Profile photo of Anonymous
    Anonymous
    Participant

    ps, i’d also heard that Murcia was actually quite a wealthy area, lots of industry and being smaller than other regions it actually wasn’t in so much debt??

    Agree about a lot of golf courses needing to be turned back into agricultural land. One golf course uses the same amount of water as a whole town does each year!!

    There are a few golf resorts i’ve seen which were turning into ghost towns of badly built shells.

    The only one which still looks good that I know is Desert Springs

  • #115048
    Profile photo of logan
    logan
    Participant

    Isme – Murcia requested millions in a bailout from central government last summer just to keep it going this year. The region is bankrupt along with most others and renown for being one of the poorest regions of Spain.

    I agree Desert Springs is a good example of how to get it right but that’s in the province of Almeria. It was built by British developers and perhaps that made a difference.

  • #115049
    Profile photo of Anonymous
    Anonymous
    Participant

    Desert springs is better, the trouble is after playing there you start to glow in the dark.

  • #115050
    Profile photo of DBMarcos99
    DBMarcos99
    Participant

    Murcia always had a reputation of being a very poor area many years ago (along with parts of Extremadura). People from the rest of Spain used to make assumptions about a Murcian girl if they met one.. Talking about the 80s and further back.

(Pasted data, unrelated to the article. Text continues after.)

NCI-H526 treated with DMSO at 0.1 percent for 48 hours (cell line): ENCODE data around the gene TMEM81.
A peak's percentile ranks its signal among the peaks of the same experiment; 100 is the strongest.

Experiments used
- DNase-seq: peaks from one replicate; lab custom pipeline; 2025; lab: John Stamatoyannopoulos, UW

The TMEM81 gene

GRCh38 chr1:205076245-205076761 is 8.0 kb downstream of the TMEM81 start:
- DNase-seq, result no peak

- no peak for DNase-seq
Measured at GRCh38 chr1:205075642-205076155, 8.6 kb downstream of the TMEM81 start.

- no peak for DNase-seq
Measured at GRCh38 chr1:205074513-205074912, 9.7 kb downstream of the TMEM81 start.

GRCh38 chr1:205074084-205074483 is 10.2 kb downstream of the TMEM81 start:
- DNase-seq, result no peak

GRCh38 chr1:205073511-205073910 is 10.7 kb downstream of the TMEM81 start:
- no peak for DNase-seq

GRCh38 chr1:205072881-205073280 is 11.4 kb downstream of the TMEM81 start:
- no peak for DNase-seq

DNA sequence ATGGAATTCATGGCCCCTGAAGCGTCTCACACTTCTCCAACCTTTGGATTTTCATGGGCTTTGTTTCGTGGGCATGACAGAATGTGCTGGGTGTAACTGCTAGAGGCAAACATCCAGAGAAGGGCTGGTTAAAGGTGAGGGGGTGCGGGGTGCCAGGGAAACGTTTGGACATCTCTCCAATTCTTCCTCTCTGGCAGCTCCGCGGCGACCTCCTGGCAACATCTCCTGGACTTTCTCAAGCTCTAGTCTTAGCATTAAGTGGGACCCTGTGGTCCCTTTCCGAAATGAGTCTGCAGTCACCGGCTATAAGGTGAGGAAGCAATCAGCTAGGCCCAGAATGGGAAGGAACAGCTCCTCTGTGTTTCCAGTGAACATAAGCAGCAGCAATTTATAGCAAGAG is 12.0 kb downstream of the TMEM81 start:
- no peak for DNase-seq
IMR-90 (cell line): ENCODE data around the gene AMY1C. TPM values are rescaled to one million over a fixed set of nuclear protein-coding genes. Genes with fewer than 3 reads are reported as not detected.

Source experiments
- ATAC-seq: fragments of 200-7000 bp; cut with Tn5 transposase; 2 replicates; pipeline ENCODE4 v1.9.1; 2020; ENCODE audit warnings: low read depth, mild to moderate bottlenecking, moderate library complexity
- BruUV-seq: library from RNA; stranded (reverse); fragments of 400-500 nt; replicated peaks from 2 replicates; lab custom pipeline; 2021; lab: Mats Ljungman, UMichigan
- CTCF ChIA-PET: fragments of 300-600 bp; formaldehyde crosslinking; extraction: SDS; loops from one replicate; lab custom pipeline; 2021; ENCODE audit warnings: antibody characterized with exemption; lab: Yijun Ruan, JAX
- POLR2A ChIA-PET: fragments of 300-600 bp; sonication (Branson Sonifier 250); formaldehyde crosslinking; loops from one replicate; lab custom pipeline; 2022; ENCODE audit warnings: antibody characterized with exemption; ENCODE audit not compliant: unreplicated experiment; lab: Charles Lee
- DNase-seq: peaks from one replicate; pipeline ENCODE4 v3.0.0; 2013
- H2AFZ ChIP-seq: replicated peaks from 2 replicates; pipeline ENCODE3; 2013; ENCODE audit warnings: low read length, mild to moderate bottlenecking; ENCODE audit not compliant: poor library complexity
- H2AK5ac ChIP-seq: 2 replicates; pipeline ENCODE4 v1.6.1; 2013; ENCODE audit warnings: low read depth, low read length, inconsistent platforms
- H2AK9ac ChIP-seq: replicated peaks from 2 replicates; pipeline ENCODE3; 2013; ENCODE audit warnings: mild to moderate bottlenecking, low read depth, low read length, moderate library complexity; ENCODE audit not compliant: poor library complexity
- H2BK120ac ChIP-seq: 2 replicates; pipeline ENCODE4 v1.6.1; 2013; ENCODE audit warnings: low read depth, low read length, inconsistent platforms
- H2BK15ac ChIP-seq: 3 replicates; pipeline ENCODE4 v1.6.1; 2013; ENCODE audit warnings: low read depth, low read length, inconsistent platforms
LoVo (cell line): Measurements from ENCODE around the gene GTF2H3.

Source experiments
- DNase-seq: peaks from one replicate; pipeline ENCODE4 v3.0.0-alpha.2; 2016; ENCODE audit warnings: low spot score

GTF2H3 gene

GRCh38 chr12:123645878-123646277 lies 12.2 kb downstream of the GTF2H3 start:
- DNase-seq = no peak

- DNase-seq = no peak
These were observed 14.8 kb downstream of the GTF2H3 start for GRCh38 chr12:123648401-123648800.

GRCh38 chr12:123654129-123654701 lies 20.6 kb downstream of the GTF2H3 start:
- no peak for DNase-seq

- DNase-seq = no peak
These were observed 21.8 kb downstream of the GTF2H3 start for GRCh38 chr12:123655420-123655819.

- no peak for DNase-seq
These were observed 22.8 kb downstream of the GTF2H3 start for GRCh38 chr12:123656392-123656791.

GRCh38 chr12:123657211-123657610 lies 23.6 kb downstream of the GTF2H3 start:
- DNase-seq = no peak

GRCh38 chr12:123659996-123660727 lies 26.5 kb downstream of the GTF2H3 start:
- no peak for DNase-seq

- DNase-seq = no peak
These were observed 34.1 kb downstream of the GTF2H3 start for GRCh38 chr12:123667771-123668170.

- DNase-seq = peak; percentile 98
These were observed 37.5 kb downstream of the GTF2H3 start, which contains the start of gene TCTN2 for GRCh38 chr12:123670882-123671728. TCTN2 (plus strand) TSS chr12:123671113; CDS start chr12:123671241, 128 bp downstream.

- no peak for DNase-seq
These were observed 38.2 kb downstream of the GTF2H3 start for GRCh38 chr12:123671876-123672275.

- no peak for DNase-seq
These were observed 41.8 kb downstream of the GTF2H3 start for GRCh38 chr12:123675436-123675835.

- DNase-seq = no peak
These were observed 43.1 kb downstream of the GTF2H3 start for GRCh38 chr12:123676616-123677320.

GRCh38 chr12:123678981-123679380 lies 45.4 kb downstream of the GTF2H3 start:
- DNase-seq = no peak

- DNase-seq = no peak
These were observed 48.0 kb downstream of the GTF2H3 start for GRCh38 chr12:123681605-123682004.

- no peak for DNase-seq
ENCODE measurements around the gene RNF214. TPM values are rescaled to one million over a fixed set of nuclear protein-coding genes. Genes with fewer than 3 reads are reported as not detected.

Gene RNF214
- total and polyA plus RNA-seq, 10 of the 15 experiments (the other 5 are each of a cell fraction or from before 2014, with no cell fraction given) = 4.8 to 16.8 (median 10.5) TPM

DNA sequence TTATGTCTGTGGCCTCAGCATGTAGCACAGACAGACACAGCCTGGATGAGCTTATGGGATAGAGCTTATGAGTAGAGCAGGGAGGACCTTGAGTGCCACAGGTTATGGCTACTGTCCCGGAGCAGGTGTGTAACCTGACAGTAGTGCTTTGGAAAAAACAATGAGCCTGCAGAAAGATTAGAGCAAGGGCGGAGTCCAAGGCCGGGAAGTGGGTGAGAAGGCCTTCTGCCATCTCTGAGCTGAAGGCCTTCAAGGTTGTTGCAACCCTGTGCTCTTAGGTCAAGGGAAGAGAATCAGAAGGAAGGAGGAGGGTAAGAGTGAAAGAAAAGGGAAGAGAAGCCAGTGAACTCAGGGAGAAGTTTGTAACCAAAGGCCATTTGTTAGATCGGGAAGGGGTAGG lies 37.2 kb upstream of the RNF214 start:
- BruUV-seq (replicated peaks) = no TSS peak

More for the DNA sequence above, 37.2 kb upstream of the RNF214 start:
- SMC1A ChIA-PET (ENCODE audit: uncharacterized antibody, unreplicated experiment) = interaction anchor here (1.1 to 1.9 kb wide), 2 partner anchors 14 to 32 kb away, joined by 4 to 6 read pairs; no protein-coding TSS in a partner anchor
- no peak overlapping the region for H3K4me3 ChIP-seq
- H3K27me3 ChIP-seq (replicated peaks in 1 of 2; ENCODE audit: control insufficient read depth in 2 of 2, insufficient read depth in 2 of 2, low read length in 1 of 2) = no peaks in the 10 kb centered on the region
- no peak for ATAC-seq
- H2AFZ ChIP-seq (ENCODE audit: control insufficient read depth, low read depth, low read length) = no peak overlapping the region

• #115052
    Profile photo of logan
    logan
    Participant

    @Rocker wrote:

    Desert springs is better, the trouble is after playing there you start to glow in the dark.

    😆 😆 Very funny Rocker.

    Murcia also has one of the highest unemployment rates at 25.9%.

  • #115054
    Profile photo of Anonymous
    Anonymous
    Participant

    The Gov. pay for various Palomares residents to have tests in Madrid every year and they’ve found that they are all fine…. but I guess they have to be careful. If you ask those who saw the plane come down it wasn’t that side where Desert Springs is… but the joke is good and said by many locals who live there as well 😉

    I thought that Murcia was ‘ok’ because it was much smaller and there are various meat and veg factories there? Or is it the typical case of the very wealthy Spanish actually being those who ride around on old bikes wearing old clothes whilst having bank accounts which would leave you open mouthed (we are talking Spain here, not TOWIE style Essex show off ‘wealth’) ?

  • #115060
    Profile photo of katy
    katy
    Spectator
  • #115065
    Profile photo of pizzacheaze
    pizzacheaze
    Participant

    You need to go for a holiday there at least. When we went in 2011 we decided the area wasn’t for us. We stayed at probably the best resort in the area, polaris world mar menor. The property was lovely for holidays but when you went out of the gated community into the local towns it was pretty grim.

  • #115071
    Profile photo of Anonymous